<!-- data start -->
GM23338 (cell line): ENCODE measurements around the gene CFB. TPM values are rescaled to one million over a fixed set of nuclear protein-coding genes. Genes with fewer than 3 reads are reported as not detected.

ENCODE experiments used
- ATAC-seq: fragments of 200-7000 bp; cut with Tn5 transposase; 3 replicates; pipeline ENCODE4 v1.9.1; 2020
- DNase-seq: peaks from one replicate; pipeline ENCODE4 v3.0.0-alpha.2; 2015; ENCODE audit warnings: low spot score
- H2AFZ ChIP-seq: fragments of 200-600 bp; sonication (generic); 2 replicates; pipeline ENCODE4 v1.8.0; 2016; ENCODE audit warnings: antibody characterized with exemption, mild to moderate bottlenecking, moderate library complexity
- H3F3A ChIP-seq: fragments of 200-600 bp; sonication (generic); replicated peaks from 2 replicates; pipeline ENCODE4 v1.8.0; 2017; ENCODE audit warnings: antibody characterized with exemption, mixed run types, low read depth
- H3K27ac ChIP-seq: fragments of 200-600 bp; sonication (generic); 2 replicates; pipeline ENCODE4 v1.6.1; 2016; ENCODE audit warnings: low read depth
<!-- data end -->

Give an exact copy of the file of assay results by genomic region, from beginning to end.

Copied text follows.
GM23338 (cell line): ENCODE measurements around the gene CFB. TPM values are rescaled to one million over a fixed set of nuclear protein-coding genes. Genes with fewer than 3 reads are reported as not detected.

ENCODE experiments used
- ATAC-seq: fragments of 200-7000 bp; cut with Tn5 transposase; 3 replicates; pipeline ENCODE4 v1.9.1; 2020
- DNase-seq: peaks from one replicate; pipeline ENCODE4 v3.0.0-alpha.2; 2015; ENCODE audit warnings: low spot score
- H2AFZ ChIP-seq: fragments of 200-600 bp; sonication (generic); 2 replicates; pipeline ENCODE4 v1.8.0; 2016; ENCODE audit warnings: antibody characterized with exemption, mild to moderate bottlenecking, moderate library complexity
- H3F3A ChIP-seq: fragments of 200-600 bp; sonication (generic); replicated peaks from 2 replicates; pipeline ENCODE4 v1.8.0; 2017; ENCODE audit warnings: antibody characterized with exemption, mixed run types, low read depth
- H3K27ac ChIP-seq: fragments of 200-600 bp; sonication (generic); 2 replicates; pipeline ENCODE4 v1.6.1; 2016; ENCODE audit warnings: low read depth